Transport minister Stephen Hammond has refused to commit to a full public inquiry into helicopter safety within the offshore oil and gas industry.
He said the impact of the recommendations put forward by the Civil Aviation Authority (CAA) review in February needed to be considered first.
Speaking in the Commons during transport questions, he said: “The UK has a good helicopter safety record and there is no evidence to suggest that travelling to oil and gas installations by helicopter is any less safe than travelling by any other helicopter operating in the UK.
“I’m pleased the CAA review has identified and proposed a number of recommendations to further look at the overall safety of passengers in the offshore oil and gas helicopter transportation system.
“I note the oil and gas industry has accepted those recommendations and is working with the CAA to implement those changes.
“The department is closely monitoring the effectiveness of the CAA and the industry to implement the safety improvement measures.”
He was replying to a question from Labour’s Frank Doran (Aberdeen North) who asked him to look at the Transport Committee’s report published on Tuesday and focus in particular on the section dealing with the survivors of the last fatal crash in August.
“So you can fully understand what the workforce in the North Sea have to put up with on a daily basis and why those workers and their families support the demand for a full public inquiry into helicopter safety,” he added.
The report called for a “full, independent public inquiry” into offshore helicopter safety amid fears that “a creeping complacency is affecting safety standards”.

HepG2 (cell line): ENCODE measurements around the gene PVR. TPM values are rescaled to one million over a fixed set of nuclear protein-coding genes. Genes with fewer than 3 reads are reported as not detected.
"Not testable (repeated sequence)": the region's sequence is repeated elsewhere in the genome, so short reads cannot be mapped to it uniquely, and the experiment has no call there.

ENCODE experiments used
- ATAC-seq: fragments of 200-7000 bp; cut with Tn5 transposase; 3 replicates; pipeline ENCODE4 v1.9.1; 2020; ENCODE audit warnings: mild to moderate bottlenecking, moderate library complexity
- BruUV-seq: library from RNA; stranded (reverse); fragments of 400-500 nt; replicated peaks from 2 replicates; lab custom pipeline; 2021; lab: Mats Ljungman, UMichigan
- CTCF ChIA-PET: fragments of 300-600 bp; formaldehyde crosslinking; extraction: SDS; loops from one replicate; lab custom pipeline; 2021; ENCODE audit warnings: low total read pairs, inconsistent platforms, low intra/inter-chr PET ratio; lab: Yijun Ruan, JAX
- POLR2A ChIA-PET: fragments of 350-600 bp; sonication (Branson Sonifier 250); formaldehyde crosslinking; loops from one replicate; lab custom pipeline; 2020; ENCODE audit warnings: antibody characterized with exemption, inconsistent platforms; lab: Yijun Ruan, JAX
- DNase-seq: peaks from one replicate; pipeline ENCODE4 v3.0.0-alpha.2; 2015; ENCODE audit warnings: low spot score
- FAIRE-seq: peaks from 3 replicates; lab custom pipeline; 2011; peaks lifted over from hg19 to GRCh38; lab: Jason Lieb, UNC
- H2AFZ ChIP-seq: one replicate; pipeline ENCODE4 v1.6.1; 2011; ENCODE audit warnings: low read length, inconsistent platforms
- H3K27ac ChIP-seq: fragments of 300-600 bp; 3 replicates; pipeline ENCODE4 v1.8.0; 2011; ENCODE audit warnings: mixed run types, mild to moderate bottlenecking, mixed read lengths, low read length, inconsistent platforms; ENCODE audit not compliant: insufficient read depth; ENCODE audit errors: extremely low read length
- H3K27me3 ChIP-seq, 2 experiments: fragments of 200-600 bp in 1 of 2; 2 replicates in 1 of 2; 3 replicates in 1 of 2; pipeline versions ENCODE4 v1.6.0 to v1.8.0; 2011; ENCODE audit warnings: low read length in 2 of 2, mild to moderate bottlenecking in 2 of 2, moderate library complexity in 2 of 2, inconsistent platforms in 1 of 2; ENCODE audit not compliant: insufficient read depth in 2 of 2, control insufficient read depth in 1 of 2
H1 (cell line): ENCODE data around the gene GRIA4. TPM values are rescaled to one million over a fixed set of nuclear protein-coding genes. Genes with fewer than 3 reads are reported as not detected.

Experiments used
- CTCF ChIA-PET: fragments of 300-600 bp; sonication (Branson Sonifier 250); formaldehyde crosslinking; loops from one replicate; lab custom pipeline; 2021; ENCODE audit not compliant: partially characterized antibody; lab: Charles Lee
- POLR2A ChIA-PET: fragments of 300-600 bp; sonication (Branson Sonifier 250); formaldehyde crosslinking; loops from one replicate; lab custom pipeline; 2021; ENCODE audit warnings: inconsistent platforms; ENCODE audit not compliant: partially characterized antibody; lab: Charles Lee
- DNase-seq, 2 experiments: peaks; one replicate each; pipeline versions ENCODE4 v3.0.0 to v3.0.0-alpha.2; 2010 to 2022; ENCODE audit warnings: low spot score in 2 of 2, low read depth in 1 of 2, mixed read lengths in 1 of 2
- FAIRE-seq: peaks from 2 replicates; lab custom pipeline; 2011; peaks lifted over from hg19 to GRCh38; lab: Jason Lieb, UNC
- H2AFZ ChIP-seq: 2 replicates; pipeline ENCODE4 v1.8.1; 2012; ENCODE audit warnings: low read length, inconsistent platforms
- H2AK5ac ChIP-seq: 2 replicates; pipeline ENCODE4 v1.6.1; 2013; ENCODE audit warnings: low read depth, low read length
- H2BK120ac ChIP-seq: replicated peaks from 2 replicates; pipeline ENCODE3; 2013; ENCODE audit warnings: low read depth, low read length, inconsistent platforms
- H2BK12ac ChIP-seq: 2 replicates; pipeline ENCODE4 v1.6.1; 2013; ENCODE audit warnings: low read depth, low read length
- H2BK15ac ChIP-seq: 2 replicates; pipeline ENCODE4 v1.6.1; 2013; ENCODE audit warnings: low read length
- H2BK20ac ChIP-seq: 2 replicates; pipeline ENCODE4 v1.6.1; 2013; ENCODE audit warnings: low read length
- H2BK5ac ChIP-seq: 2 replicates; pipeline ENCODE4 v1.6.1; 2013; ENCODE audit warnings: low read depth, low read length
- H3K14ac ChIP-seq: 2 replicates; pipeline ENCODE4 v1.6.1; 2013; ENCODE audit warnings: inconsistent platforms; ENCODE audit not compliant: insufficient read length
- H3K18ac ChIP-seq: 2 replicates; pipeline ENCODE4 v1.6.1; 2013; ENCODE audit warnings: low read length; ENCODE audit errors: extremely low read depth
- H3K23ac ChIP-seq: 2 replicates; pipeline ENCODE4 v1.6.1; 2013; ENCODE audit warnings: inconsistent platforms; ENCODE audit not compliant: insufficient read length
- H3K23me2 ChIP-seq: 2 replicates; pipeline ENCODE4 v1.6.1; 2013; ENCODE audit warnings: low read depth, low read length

In addition, it revealed offshore workers who raise concerns about helicopter safety have been told they should leave the oil and gas industry and noted the CAA’s review did not look at the impact of commercial pressure on helicopter safety.
Mr Hammond said the Government was “carefully considering ” its response to the report but insisted: “I would say at this stage, in terms of a full public inquiry, the CAA has conducted a thorough review, it has made important recommendations.
“We need to give … organisations time to take those forward … and we are making sure those address the concerns of the industry.”
Last August, four passengers were killed when a Super Puma helicopter crashed into the sea while on approach to Sumburgh airport in Shetland.
It was the fifth such accident involving the transfer of oil and gas industry personnel in the North Sea since 2009.